Bankruptcy won’t save Chrysler

Bankruptcy won’t save Chrysler, it will only prolong the misery. Bankruptcy could have saved Chrysler, but the way the U.S. Government (read Obama) stepped in and structured the process, giving 55% of the company to the UAW, it isn’t likely that Chrysler will survive.  What Chrysler needed to do was a true bankruptcy that would have allowed them to get out from under their UAW contract and hopefully negotiate a better deal.

Chrysler was being crushed by its debt but worse than that for Chrysler, and all of the U.S. automakers, is the choking effect of the UAW. It is a double hit for the automakers. High salaries for the UAW workers on the line and old fashioned work rules that stifle the company’s ability to increase productivity and throughput.

Ford built a new modern plant in Brazil. It has often been referred too as “The plant that Ford couldn’t build in the U.S.” The plant is an integrated plant, meaning, the suppliers workers are located inside the plant. The automakers have outsourced many of the parts and sub-assemblies to outside suppliers. This reduces cost and increases flexibility. However, the UAW insists that these outside suppliers not be co-located with the UAW assembly people. ( I guess they are afraid they may infect them! ) An example would be the seats in a car supplied by Lear Corp. In the U.S. Lear would have a plant that builds seats near the Ford plant and the seat assemblies would be transported to the Ford assembly plant in a “Just-in-time” fashion. At the Camacari plant the suppliers employees work inside the plant right along side the Ford workers.  When there is a problem you don’t have to “call the supplier” because they are right there in the factory!  Additionally, each of the suppliers workers may perform many different jobs depending on what model car is being run, something that the unions don’t typically allow.  This reduces the number of workers required as well as providing more job satisfaction for the workers.  The link below will give you some more information about the Camacari Ford plant.

Read more about the Ford plant in Brazil.

I have never worked in a union shop, but when I was in field service and support I had several system installations in union shops.  I got to see first hand how the unions made being productive impossible due to the union work rules.  At a Rohm and Haas plant I had to wait for over thirty minutes for a union mechanic to come and take the cover off a Teletype machine.  I could have done it in less than one minute, but since it was considered an operation that required a mechanic it had to be a union mechanic.  So I waited, along with several other people, for a mechanic with a tool belt to come to take two screws out and lift the cover off the teletype machine.  When he got there I had to show him how to remove the cover and adjust the teletype machine.  Yep, that’s the way to be productive.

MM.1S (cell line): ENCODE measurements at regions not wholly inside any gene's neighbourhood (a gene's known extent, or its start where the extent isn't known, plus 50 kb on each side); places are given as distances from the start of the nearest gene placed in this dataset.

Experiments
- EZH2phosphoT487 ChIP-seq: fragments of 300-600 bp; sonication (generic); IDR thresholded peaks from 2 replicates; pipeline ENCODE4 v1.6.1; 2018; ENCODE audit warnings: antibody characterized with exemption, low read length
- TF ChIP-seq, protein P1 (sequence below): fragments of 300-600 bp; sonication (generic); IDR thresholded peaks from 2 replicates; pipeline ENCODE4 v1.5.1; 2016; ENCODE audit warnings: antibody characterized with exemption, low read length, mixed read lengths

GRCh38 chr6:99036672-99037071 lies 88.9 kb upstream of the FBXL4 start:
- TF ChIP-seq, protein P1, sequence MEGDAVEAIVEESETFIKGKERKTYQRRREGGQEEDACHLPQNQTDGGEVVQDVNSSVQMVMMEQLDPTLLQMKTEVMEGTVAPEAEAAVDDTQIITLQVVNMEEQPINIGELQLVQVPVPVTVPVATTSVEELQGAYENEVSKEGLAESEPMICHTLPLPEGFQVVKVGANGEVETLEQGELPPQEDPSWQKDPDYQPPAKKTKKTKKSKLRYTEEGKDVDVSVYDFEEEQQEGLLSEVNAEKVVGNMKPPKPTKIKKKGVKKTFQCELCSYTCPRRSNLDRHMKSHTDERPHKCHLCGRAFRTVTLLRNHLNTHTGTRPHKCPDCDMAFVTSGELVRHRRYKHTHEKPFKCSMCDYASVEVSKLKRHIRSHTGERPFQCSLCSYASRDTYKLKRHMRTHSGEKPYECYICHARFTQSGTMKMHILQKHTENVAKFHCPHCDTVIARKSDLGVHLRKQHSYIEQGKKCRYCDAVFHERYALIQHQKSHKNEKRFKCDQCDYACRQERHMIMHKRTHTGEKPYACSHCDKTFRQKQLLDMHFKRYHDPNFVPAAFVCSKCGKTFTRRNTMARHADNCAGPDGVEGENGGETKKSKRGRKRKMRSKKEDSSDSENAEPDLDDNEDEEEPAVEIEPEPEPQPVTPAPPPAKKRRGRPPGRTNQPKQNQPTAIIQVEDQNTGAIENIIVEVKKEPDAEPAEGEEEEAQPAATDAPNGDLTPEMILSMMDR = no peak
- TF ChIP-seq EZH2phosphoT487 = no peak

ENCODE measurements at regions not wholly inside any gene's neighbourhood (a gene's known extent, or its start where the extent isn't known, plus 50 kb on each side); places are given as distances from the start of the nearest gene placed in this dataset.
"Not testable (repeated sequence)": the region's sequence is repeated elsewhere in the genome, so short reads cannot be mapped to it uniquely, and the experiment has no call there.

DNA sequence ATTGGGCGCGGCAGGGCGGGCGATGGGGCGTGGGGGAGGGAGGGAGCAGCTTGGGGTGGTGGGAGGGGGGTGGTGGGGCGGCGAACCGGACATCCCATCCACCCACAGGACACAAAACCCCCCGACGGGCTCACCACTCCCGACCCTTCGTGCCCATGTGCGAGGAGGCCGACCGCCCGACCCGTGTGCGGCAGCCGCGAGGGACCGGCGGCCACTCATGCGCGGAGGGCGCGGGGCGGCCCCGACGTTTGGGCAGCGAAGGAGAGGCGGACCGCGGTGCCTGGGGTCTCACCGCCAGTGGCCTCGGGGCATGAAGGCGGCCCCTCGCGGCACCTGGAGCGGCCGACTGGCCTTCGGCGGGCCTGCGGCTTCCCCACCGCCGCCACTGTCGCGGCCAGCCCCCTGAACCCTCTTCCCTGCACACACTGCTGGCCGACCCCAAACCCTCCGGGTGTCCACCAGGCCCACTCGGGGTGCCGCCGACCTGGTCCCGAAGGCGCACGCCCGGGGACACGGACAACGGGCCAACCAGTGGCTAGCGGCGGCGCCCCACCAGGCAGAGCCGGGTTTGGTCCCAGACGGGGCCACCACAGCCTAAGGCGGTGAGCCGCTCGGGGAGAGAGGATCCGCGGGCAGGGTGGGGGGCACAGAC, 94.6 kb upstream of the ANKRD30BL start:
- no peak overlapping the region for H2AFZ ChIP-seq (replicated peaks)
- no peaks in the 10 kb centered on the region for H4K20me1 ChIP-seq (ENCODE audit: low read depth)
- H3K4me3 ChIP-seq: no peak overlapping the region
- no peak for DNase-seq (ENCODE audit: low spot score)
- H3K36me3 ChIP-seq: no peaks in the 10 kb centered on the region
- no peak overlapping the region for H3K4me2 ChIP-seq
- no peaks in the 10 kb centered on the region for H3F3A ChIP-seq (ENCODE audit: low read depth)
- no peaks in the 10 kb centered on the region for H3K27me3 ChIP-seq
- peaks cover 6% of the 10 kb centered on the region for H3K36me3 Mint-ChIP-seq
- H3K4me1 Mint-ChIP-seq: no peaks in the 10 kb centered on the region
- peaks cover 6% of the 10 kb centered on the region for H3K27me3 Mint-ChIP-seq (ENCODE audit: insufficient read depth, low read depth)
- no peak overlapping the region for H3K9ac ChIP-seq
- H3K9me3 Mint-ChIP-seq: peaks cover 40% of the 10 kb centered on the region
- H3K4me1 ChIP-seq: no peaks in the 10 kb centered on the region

And, how about the Chrysler bond holders that took it in the shorts.  I heard Obama in speech the other day referring to the Chrysler bond holders as “speculators.”  The word wasn’t used in a favorable way either.    The problem is, the “speculators” as Obama called them are really investors.  These investors include Mutual funds, IRAs, and pension plans that belong to regular working people.  Here is a link to a article in the Wall Street Journal describing how an Indiana teacher’s pension fund lost $4.6 million in the Chrysler restructuring.  The Obama Administration ignored the rule of law on bankruptcy and took the bond holders which would normally be at the top of the list of creditors to be paid and put them back in line.  The bond holders got only 29 cents on the dollar, but the UAW winds up with 55% of Chrysler.  Do you think Obama is paying off some “debt” to the unions for helping him get elected? Do you think?

I also saw where the bond holders were dropping their lawsuit, it wasn’t mentioned in the articles but I suspect that the Obama Administration strong armed them into that too, probably threatening them if they didn’t drop their suit.

Businesses in this country should consider carefully before they take bailout money from the U.S. Government.  You need to be very careful when you are dancing with the Devil!

No Comment